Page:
Skye likes writing about mental health, nutrition, and wellness. She is passionate about sharing information that will educate, and positively affect people's lives.
Dr. Aaron Wiegmann
Dr. Wiegmann earned his medical degree (M.D.) from Rush Medical College and completed his General Surgery residency at Rush University Medical Center and Cook County Hospital. He has a Master's Degree (M.S.) in clinical research and has published numerous peer-reviewed articles.
April 14, 2021
The three main types of pneumonia aren’t that different from one another, and they all are named after what causes them. The three types are:
There are several different types of pneumonia that you can get, and each of the three types is broken down into four stages. Depending on what stage you are in, and the type of pneumonia you have, your treatment plan could be very different.
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Read on to dive deeper into each type of pneumonia, the stages associated with them, as well as how to treat it.
There are different ways to get pneumonia, and they are each named after the way they are contracted.
Bacterial pneumonia is contracted after bacteria makes its way into the patient’s lungs. This can happen by being in close proximity with someone who has pneumonia and inhaling the bacteria that they put into the air. You can also inhale bacteria from food or drink when it goes down the wrong pipe.
“Bacterial pneumonia can affect all ages,” explains Johns Hopkins Medicine, “but you are at greater risk if you abuse alcohol, smoke cigarettes, are debilitated, have recently had surgery, have a respiratory disease or viral infection, or have a weakened immune system.”
Most bacterial pneumonia can be classified by the way you received the bacteria, and there are two common types that most doctors see.
Viral pneumonia often strikes after your body is weakened by another illness. It is most commonly introduced to you by the influenza virus, or other respiratory-focused viruses that get into your body. Measles, chickenpox, and other viruses can lead to pneumonia, especially in young children who don’t have the most robust immune system.
Fungal pneumonia can be caused by different types of fungi in the air, and is common in people with weakened immune systems. If you have HIV or are taking medications designed to slow down your immune response, you are at a greater risk of getting fungal pneumonia.
Types of pneumonia can also be classified by where it is inside of your lung.
Additionally, an illness called pneumonia pregnancy or maternal pneumonia can only happen in pregnant women. Women who are pregnant are more susceptible to pneumonia because their immune systems tend to be weakened.
The symptoms aren’t any different from regular pneumonia, but it is vital that you see a doctor right away. If left untreated, then maternal pneumonia can cause problems for your child. Other than having pneumonia while pregnant, the treatment plan is the same, and it can be cured without harming the baby.
Antibiotics are tailored to fight most of the bacteria that will cause bacterial pneumonia. Once the doctors run more tests on your body and figure out the exact bacteria causing your illness, they will give you antibiotics designed to fight that specific bacteria.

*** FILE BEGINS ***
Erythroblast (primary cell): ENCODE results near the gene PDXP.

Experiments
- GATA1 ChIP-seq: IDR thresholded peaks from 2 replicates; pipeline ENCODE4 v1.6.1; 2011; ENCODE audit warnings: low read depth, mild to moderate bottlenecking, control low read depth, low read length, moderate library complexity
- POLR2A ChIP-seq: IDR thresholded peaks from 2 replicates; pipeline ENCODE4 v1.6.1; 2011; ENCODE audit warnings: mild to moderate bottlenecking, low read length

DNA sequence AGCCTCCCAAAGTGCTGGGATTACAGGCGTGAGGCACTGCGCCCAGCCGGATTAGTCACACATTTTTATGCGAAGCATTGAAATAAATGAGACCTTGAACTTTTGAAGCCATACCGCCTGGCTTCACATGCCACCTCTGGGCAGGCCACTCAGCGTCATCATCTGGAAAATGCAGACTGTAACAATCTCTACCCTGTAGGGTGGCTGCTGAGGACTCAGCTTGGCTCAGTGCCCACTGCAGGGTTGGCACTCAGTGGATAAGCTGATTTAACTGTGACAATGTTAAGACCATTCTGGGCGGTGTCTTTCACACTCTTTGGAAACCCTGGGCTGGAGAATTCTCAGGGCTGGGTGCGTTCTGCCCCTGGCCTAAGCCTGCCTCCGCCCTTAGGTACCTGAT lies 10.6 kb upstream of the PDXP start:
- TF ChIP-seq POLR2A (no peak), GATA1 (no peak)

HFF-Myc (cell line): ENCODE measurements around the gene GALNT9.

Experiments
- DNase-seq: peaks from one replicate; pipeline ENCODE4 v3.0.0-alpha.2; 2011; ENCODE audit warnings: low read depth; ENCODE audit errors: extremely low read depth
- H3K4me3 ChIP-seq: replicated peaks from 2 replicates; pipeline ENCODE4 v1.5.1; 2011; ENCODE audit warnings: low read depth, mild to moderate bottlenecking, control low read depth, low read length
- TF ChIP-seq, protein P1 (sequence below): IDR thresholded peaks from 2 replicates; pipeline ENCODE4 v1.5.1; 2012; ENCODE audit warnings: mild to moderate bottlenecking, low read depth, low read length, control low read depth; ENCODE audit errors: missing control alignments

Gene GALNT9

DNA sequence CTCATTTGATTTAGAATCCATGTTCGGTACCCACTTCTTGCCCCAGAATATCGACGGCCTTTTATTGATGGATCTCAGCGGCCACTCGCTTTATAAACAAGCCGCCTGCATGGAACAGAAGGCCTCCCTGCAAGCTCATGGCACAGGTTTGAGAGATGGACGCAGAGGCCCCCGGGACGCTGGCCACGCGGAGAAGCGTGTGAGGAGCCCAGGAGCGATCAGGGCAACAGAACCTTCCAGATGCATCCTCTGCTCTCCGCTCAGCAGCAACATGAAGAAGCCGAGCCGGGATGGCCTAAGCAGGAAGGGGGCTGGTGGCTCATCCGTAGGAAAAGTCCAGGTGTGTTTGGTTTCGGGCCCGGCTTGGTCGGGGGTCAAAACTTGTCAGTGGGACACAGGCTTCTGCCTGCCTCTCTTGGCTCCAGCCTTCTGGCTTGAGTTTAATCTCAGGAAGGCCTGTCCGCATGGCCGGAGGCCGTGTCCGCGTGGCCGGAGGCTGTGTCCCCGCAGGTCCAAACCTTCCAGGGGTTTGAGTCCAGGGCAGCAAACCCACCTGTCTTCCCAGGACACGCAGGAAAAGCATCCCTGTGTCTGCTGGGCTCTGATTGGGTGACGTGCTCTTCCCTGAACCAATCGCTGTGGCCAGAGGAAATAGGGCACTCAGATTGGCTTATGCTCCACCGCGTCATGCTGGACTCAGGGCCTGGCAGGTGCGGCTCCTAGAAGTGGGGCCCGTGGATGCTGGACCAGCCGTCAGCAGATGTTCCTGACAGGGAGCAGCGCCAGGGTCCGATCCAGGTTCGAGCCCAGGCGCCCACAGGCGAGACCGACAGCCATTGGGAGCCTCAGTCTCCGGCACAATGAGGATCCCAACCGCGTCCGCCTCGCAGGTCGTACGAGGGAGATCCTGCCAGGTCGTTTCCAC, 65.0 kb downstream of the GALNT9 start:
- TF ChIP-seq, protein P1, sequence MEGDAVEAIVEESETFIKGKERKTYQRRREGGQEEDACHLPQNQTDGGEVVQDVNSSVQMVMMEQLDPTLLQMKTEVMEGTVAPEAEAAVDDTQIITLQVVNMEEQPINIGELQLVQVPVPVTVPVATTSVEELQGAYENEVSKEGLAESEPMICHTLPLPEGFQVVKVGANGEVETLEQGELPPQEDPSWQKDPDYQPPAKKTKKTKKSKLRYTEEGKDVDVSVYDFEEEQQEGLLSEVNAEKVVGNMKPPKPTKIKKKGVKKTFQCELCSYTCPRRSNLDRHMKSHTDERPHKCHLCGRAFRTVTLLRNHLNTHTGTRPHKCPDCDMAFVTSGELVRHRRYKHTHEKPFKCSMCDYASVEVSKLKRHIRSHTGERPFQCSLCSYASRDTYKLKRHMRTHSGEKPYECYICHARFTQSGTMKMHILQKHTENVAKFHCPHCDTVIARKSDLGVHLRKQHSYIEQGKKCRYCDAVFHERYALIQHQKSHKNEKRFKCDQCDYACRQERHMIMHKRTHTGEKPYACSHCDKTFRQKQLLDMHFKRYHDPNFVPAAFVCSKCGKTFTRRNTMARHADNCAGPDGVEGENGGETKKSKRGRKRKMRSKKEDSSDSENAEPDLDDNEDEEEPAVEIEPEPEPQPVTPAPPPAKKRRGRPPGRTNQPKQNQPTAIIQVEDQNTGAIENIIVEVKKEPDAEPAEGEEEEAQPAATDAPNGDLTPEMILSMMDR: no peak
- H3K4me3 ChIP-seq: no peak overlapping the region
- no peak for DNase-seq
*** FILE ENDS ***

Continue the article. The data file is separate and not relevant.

Viral and fungal pneumonia cannot be treated with antibiotics. Viral pneumonia is treated with rest and fluids. Fungal pneumonia is treated with antifungal medications. In severe cases, operations at a hospital may be required.
You will also receive prescriptions or can get over the counter medication to treat the symptoms that come with pneumonia, like pain and fevers.
With most community-acquired pneumonia cases, you can handle the illness without a hospital stay. Suppose symptoms worsen to a point where hospitalization is necessary. In that case, there may be some cause for special procedures, such as oxygen therapy or emergency surgeries (if there are life-threatening complications.)
If you have hospital-acquired pneumonia, you will need to remain in the hospital. You will receive treatment for both pneumonia and whatever you were initially in the hospital for. You will receive your antibiotics from an IV solution, will need to rest, and will get medication and care for both of your sicknesses.
Getting viral pneumonia often doesn’t require a hospital stay, as it’s no different than other common viruses such as the cold or the flu. Even though antibiotics don’t work on viruses, you can still take antiviral medications as prescribed by a doctor.
The different types of pneumonia are mostly treated in the same way – antibiotics or other medications, a lot of bed rest, and symptoms management. Most of the time, you won’t even need to go to the hospital.
The most important aspect of getting treated for pneumonia is to take the prescribed antibiotics and medications for as long as the doctor tells you to. You might get a prescription for six days, but start feeling better on the fourth day. You should still finish off the medication because the bacteria that caused your pneumonia is not entirely gone.
If you don’t continue taking the antibiotics and the bacteria is allowed to remain in your body, then your pneumonia might return with a vengeance. Don’t take that chance, and instead finish the threat by taking all your medication.
To get a pneumonia diagnosis and an online prescription, you can head to our sister site, PlushCare. At PlushCare, you can meet with an experienced doctor in 15 minutes and have all your medical needs met, all virtually!
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